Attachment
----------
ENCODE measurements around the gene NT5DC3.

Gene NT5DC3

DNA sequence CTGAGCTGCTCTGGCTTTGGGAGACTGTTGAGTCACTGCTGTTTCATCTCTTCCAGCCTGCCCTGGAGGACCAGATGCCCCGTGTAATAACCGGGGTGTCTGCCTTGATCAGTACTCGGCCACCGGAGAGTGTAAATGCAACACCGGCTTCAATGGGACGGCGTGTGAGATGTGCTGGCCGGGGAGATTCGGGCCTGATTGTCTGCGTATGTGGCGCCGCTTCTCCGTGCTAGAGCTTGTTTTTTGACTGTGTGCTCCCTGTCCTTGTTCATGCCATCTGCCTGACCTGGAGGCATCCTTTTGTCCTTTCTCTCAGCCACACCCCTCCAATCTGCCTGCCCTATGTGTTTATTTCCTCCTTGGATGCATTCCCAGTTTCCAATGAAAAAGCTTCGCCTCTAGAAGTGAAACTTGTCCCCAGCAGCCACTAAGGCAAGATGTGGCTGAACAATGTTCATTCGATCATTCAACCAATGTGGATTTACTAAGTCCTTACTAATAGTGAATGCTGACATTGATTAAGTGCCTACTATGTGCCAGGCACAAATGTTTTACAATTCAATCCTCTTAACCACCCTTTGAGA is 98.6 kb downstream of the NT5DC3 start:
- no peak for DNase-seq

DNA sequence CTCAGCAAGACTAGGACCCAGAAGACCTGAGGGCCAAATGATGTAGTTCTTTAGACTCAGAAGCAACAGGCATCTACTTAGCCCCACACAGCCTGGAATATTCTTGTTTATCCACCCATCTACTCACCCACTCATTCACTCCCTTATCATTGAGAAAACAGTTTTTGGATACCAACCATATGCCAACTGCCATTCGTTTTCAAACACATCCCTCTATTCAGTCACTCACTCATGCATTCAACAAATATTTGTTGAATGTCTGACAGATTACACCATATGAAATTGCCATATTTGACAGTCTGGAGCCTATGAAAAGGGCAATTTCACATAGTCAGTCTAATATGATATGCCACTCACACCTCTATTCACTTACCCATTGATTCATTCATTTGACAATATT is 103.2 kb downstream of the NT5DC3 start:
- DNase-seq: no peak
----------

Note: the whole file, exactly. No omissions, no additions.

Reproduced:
ENCODE measurements around the gene NT5DC3.

Gene NT5DC3

DNA sequence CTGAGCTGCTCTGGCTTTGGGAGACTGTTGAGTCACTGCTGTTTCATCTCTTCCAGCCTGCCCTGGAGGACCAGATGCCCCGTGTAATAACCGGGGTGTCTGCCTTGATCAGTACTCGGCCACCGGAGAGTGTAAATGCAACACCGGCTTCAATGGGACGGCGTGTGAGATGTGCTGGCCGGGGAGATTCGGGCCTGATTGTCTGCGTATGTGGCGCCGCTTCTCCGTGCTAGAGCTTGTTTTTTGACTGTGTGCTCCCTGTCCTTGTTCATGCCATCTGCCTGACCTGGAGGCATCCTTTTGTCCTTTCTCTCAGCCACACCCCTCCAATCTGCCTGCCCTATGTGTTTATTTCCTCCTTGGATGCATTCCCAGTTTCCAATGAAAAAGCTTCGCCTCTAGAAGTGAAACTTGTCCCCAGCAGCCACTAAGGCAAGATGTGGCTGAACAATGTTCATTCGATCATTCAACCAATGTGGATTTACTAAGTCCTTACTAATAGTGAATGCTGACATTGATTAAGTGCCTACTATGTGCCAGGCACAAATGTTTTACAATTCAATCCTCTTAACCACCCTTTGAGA is 98.6 kb downstream of the NT5DC3 start:
- no peak for DNase-seq

DNA sequence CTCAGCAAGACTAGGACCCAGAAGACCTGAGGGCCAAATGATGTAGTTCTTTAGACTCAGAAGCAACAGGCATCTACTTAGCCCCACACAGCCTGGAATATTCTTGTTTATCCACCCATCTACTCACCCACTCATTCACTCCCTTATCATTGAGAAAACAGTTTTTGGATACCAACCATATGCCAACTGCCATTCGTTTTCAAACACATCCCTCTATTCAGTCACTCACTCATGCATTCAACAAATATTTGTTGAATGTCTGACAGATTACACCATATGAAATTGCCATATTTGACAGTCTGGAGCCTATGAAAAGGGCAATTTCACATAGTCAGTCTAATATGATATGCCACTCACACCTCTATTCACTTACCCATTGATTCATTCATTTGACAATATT is 103.2 kb downstream of the NT5DC3 start:
- DNase-seq: no peak